The date is February 28, 1909, the first National Women’s Day in America. The streets of New York City are flooded with crowds of women holding banners and roaring with chants. Women throughout the streets pushing for not only their own equality but the equality of all generations to come after them. It’s been about six years since the start of the Suffragette movement and this large stride in the effort for women’s equality is making waves.

          Just two years later on March 19, 1911 over one million women participated in the first International Women’s Day in Europe. In just one third the amount of time the United States took to officially recognize women from the start of the suffrage movement, Europe was able to bring together women in a multitude of countries even with language barriers.

          Though this celebration of women both within America and throughout the world continued, it wasn’t until 1981when the next big move for women’s history celebrations was seen. Starting in early March 1981, the country’s first Women’s History Month was celebrated. Originally being celebrated in Santa Rosa, California as a week-long celebration for women around the world, under the presidency of Jimmy Carter, Congress officially created the first Women’s History Month. 

          Now, it is March of 2022, forty one years after the first Women’s History Month was made official and we are still celebrating and remembering all those women who came before us and paved a way for where we are now. 

          Women such as Margaret Sanger, American birth control advocat and nurse, have made such a profound impact on the lives of millions of women in the US; or Jane Matilda Bolin, former New York Domestic Relations Judge, who in 1939 became the first African American female judge in American history. Pivotal women like Ilhan Omar, first Muslim American politician, who has not only marked history for Muslim women in America but have and continue to encourage women to follow their aspirations no matter the current circumstances.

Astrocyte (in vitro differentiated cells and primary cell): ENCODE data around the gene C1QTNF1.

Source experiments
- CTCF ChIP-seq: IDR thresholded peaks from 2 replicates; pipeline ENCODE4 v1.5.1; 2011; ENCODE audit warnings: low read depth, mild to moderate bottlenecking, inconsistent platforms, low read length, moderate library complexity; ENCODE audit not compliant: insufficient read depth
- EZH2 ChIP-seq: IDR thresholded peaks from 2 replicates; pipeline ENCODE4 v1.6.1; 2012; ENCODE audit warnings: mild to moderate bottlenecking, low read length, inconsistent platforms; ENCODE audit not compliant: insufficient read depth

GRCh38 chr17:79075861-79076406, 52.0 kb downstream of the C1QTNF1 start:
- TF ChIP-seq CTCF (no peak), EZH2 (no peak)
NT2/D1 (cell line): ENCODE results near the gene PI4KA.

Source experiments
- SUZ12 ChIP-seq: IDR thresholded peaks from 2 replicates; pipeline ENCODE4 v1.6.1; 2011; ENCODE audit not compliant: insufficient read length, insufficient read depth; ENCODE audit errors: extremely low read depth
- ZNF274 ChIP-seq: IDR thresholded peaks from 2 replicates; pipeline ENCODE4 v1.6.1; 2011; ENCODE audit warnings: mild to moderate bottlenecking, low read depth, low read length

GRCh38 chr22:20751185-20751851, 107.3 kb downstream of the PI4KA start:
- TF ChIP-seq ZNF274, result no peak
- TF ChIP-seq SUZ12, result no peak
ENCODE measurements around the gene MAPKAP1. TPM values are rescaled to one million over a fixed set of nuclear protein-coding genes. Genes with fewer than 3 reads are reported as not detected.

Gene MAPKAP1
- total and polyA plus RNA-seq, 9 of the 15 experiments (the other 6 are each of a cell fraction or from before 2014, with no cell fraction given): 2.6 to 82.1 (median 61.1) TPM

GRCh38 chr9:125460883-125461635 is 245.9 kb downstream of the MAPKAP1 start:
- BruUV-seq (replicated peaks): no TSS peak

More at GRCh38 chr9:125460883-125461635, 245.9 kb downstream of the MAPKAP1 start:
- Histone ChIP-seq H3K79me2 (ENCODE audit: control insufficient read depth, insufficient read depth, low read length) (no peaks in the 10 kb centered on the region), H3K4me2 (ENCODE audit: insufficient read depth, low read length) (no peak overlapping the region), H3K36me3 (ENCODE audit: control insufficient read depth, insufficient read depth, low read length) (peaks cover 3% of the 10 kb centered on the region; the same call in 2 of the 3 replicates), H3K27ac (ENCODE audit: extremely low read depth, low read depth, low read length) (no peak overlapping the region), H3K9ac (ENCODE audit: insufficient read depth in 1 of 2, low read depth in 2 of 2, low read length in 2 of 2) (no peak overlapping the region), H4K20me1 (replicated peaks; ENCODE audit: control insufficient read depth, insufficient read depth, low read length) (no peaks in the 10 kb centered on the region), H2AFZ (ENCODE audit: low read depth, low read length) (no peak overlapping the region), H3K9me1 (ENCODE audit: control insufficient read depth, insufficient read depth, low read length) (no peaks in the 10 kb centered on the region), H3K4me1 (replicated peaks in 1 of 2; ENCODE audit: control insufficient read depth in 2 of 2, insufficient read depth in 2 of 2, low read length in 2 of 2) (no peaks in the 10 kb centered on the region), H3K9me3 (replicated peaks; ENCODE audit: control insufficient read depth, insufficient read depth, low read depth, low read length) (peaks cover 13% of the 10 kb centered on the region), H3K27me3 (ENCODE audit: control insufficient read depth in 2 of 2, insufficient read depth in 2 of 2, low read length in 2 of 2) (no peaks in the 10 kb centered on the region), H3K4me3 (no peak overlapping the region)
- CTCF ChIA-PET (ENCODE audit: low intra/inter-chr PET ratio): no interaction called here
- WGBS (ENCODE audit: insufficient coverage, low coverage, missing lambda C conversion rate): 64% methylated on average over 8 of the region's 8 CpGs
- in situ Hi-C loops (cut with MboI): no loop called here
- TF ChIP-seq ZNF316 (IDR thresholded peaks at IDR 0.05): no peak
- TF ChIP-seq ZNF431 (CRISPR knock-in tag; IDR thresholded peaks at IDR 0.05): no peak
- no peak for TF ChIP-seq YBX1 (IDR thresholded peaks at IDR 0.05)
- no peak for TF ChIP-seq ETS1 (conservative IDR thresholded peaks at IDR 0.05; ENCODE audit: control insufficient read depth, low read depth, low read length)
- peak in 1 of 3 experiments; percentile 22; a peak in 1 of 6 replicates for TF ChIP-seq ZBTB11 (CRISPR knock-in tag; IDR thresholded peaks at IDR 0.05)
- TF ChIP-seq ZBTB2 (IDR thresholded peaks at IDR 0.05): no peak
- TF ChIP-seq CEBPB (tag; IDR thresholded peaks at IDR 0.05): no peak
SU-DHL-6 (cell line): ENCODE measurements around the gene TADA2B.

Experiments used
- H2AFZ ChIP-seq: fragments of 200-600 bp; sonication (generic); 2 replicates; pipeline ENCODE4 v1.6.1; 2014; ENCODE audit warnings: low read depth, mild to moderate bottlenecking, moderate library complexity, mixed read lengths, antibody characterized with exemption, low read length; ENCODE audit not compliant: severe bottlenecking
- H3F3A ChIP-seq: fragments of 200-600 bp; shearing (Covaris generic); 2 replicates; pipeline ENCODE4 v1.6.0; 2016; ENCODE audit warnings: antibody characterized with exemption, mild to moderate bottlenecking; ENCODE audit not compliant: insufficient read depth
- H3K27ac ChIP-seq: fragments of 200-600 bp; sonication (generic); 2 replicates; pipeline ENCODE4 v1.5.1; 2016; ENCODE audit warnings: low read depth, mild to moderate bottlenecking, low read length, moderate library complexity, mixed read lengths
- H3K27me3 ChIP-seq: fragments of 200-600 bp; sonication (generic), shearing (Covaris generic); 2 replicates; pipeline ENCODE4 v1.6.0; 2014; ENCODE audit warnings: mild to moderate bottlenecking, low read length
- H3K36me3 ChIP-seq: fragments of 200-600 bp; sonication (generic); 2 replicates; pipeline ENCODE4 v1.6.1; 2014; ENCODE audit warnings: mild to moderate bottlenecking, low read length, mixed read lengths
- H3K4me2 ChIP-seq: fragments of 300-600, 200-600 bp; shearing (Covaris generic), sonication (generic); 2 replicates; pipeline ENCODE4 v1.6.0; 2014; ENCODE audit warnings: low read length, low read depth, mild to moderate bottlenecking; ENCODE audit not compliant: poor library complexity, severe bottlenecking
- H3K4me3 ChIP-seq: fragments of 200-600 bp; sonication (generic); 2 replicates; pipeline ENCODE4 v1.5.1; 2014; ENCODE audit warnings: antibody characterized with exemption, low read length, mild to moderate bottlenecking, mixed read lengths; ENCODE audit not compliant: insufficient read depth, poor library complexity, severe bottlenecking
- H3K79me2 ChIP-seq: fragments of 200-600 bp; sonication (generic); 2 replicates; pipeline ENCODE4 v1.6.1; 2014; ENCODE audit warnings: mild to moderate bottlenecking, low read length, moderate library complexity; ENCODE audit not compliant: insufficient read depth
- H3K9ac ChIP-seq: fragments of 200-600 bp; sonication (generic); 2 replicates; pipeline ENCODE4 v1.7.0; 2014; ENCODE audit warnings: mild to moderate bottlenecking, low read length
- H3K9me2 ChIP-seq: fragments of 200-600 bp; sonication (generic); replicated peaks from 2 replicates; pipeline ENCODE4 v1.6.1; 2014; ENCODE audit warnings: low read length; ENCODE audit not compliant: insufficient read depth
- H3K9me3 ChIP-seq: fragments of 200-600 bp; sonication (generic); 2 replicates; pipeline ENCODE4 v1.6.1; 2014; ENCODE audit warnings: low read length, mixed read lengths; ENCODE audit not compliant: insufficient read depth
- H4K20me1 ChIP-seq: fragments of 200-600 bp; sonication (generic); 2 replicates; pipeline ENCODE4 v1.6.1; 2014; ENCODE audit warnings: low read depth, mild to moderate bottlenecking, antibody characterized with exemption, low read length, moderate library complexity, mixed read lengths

These women and many others both past and present in America are celebrated during the month of March, but on March 8 of every year we open the observance to women all throughout the world. International Women’s Day is a day for everyone to celebrate women in every part of the world, from leading female scientists to someone’s mom, aunt, grandma, etc, there is always a woman in someone’s life who can be celebrated. 

          Now, celebrating the women in our lives is fun and amazing but International Women’s Day along with Women’s History Month stand for something even greater. This time of the year is to show the advancements and marks made by women while also bringing to awareness the continuous fight for women’s equality both in the United States and globally. 

          Though we have made many advancements as a group, there are still many issues that face women today. For example, in 2020, the United National estimated that about “29 million women and girls are victims of modern slavery, exploited by practices including forced labor, forced marriage, debt-bondage and domestic servitude” stated abcnews

          Just within America, a statistic released by RAINN, shows that every one out of six women has been a victim of sexual violence while globally that number lowers to every one out of three women experiencing some sort of sexual violence. 

          Though there are still many challenges facing women today both domestically and internationally, we take Women’s History Month and International Women’s Day to recognize and celebrate the growth that women have made throughout the world and the impact they have on so many lives.

Important Numbers:

National Sexual Assault Hotline (1-800-656-4673)

National Domestic Violence Hotline (800-799-7233)